Periodontal disease is diagnosed by your dentist or dental hygienist during a periodontal examination. This type of exam should always be part of your regular dental check-up.
A periodontal probe (small dental instrument) is gently used to measure the sulcus (pocket or space) between the tooth and the gums. The depth of a healthy sulcus measures three millimeters or less and does not bleed. The periodontal probe helps indicate if pockets are deeper than three millimeters. As periodontal disease progresses, the pockets usually get deeper.
Your dentist or hygienist will use pocket depths, amount of bleeding, inflammation, tooth mobility, etc., to make a diagnosis that will fall into a category below:
Gingivitis is the first stage of periodontal disease. Plaque and its toxin by-products irritate the gums, making them tender, inflamed, and likely to bleed.
Plaque hardens into calculus (tartar). As calculus and plaque continue to build up, the gums begin to recede from the teeth. Deeper pockets form between the gums and teeth and become filled with bacteria and pus. The gums become very irritated, inflamed, and bleed easily. Slight to moderate bone loss may be present.
The teeth lose more support as the gums, bone, and periodontal ligament continue to be destroyed. Unless treated, the affected teeth will become very loose and may be lost. Generalized moderate to severe bone loss may be present.
It only takes twenty four hours for plaque that is not removed from your teeth to turn into calculus (tartar)! Daily home cleaning helps control plaque and tartar formation, but those hard to reach areas will always need special attention.
Once your periodontal treatment has been completed, your dentist and dental hygienist will recommend that you have regular maintenance cleanings (periodontal cleanings), usually four times a year. At these cleaning appointments, the pocket depths will be carefully checked to ensure that they are healthy. Plaque and calculus that is difficult for you to remove on a daily basis will be removed from above and below the gum line.
In addition to your periodontal cleaning and evaluation, your appointment will usually include:
•Examination of diagnostic x-rays (radiographs): Essential for detection of decay, tumors, cysts, and bone loss.X-rays also help determine tooth and root positions.
•Examination of existing restorations: Check current fillings, crowns, etc.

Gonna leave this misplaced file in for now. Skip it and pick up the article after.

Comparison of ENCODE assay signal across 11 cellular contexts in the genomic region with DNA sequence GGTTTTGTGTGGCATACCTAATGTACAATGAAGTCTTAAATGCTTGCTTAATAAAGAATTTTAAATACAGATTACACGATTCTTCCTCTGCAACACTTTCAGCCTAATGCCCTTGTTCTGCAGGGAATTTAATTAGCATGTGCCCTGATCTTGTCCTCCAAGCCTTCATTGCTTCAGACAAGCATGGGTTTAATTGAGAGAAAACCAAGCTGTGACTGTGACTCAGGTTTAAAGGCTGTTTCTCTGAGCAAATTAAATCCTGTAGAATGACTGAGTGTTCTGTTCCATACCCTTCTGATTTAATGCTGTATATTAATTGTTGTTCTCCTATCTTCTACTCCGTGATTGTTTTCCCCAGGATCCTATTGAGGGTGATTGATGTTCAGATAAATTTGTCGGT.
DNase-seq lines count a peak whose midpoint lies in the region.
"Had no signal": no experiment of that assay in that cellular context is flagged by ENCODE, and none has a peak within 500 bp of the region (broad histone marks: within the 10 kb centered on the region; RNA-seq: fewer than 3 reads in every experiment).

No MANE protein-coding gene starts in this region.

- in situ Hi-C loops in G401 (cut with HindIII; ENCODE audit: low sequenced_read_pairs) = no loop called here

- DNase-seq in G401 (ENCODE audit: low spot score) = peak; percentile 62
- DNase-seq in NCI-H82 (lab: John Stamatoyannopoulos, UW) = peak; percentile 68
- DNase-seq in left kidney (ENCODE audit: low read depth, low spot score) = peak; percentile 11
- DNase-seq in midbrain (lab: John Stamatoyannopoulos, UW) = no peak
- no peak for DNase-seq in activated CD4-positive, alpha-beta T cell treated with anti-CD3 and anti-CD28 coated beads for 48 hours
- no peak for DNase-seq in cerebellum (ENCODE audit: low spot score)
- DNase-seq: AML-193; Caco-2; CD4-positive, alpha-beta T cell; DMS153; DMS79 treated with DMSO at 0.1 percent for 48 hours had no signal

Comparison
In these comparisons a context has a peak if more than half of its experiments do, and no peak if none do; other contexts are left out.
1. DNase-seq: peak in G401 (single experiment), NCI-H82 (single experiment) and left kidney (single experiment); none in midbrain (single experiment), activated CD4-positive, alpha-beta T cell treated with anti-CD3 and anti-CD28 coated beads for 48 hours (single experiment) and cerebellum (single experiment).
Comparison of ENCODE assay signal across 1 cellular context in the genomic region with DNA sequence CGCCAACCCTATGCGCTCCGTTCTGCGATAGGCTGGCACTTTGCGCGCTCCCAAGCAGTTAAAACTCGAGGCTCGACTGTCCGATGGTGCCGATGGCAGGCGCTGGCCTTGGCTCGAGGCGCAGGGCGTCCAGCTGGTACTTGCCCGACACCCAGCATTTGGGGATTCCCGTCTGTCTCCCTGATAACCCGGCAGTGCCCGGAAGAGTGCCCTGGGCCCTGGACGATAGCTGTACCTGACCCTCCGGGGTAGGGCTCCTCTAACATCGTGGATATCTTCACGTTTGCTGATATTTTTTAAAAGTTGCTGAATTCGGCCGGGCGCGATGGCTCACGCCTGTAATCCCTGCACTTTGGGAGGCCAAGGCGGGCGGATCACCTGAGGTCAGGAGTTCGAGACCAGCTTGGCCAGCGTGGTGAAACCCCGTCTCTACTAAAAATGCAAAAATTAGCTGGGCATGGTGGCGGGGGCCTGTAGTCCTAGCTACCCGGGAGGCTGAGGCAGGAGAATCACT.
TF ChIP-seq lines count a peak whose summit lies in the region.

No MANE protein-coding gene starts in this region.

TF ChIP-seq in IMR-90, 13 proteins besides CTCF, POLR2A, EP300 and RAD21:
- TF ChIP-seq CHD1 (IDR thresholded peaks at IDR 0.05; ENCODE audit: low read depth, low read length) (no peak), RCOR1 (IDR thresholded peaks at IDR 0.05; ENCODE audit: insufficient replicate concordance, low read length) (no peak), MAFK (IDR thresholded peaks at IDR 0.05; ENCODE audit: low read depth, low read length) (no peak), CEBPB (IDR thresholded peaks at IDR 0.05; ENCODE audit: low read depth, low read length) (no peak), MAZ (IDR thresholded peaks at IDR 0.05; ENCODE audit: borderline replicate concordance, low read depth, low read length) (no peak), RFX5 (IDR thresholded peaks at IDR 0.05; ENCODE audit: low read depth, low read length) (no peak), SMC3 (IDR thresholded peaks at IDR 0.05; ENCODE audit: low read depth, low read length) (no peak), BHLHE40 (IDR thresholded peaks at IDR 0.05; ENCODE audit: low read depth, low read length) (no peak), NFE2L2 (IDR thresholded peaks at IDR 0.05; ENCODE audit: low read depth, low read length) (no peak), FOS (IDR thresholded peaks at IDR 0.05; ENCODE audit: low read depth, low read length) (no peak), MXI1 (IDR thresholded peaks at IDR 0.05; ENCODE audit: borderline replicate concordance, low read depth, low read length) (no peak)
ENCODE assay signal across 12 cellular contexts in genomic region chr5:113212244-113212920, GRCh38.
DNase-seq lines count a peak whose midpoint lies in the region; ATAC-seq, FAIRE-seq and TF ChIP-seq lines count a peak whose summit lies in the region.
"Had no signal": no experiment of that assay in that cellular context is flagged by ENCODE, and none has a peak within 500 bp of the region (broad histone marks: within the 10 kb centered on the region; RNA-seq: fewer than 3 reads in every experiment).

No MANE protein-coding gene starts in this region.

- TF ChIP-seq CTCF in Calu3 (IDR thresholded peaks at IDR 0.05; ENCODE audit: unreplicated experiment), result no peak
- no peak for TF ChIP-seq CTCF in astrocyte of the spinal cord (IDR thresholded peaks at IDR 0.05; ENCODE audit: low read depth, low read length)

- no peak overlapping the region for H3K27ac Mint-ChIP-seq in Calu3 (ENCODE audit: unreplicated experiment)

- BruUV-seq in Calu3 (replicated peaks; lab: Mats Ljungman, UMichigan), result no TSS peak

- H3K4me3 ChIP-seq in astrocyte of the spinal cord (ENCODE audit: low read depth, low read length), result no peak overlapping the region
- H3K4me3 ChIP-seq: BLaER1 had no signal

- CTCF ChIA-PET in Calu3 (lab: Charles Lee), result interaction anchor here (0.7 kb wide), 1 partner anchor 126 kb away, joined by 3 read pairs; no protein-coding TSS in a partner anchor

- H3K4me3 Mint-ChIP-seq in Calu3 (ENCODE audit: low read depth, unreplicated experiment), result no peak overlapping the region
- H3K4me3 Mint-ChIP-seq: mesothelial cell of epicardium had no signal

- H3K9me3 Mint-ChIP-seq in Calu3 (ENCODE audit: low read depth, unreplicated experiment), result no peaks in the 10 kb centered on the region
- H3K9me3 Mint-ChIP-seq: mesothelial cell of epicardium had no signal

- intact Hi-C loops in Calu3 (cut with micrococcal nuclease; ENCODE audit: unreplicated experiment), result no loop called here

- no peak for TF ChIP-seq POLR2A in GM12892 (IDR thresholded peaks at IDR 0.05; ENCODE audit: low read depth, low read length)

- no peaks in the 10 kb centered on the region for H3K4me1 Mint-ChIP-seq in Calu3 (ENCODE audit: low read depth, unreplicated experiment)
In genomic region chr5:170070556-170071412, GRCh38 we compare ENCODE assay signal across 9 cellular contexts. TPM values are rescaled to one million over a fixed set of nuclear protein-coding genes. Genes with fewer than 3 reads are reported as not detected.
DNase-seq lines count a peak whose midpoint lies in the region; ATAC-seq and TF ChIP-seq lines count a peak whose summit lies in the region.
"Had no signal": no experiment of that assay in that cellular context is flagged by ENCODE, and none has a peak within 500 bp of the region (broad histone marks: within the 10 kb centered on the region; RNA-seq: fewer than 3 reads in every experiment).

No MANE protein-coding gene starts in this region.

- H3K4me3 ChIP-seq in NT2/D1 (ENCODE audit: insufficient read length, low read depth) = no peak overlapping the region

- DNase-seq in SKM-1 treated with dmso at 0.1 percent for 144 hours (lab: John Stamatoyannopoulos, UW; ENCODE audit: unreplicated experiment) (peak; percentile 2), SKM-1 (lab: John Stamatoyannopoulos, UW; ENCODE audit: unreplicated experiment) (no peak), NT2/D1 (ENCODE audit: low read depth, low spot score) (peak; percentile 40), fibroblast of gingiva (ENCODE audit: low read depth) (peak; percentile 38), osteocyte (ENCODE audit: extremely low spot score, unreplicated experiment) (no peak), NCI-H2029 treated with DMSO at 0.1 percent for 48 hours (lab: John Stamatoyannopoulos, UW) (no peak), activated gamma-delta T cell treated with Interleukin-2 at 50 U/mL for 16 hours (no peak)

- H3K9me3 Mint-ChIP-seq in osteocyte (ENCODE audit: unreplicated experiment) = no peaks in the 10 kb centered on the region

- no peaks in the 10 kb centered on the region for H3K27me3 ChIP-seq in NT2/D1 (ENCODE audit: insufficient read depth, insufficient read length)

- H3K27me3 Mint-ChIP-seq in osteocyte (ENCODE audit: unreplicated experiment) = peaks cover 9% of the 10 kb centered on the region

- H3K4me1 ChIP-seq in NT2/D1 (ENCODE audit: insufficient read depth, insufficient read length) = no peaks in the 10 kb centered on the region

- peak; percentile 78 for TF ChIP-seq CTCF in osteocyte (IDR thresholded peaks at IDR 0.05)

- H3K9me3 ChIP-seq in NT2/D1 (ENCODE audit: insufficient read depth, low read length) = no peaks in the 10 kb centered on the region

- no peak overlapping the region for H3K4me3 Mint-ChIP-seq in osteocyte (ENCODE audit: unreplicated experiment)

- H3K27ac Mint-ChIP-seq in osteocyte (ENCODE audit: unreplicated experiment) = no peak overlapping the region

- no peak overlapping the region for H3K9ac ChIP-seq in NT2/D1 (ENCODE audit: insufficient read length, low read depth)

•Examination of tooth decay: Check all tooth surfaces for decay.
•Oral cancer screening: Check the face, neck, lips, tongue, throat, cheek tissues, and gums for any signs of oral cancer.
•Oral hygiene recommendations: Review and recommend oral hygiene aids as needed. (Electric toothbrushes, special periodontal brushes, fluorides, rinses, etc.)
•Teeth polishing: Remove stain and plaque that is not otherwise removed during tooth brushing and scaling.
Good oral hygiene practices and periodontal cleanings are essential in maintaining dental health and keeping periodontal disease under control!
Periodontal treatment methods depend upon the type and severity of the disease. Your dentist and dental hygienist will evaluate for periodontal disease and recommend the appropriate treatment.
Periodontal disease progresses as the sulcus (pocket or space) between the tooth and gums gets filled with bacteria, plaque, and tartar, causing irritation to the surrounding tissues. When these irritants remain in the pocket space, they can cause damage to the gums and eventually, the bone that supports the teeth!
If the disease is caught in the early stages of gingivitis, and no damage has been done, one to two regular cleanings will be recommended. You will also be given instructions on improving your daily oral hygiene habits and having regular dental cleanings.
If the disease has progressed to more advanced stages, a special periodontal cleaning called scaling and root planing (deep cleaning) will be recommended. It is usually done one quadrant of the mouth at a time while the area is numb. In this procedure, tartar, plaque, and toxins are removed from above and below the gum line (scaling) and rough spots on root surfaces are made smooth (planing). This procedure helps gum tissue to heal and pockets to shrink. Medications, special medicated mouth rinses, and an electric tooth brush may be recommended to help control infection and healing.
If the pockets do not heal after scaling and root planning, periodontal surgery may be needed to reduce pocket depths, making teeth easier to clean. Your dentist may also recommend that you see a Periodontist (specialist of the gums and supporting bone).
The success of a dental implant, it’s ability to support a dental restoration, is very much dependent upon how much bone is available in the site where the implant is placed. There are lots of things that affect the bone volume including things like periodontal disease, trauma and infections and it is not unusual to open up a site in the mouth for implant placement and find out that some of the critical supporting bone is missing. No problem…. We have great techniques available to us to replace missing bone. We can increase the height of bone and the width of bone. We can fill in anatomical voids in bone thereby creating new bone and we can fill in all sorts of defects that develop when teeth are lost. We can even use grafting techniques to prevent the loss of bone in circumstances where bone would normally be lost like the extraction of a tooth.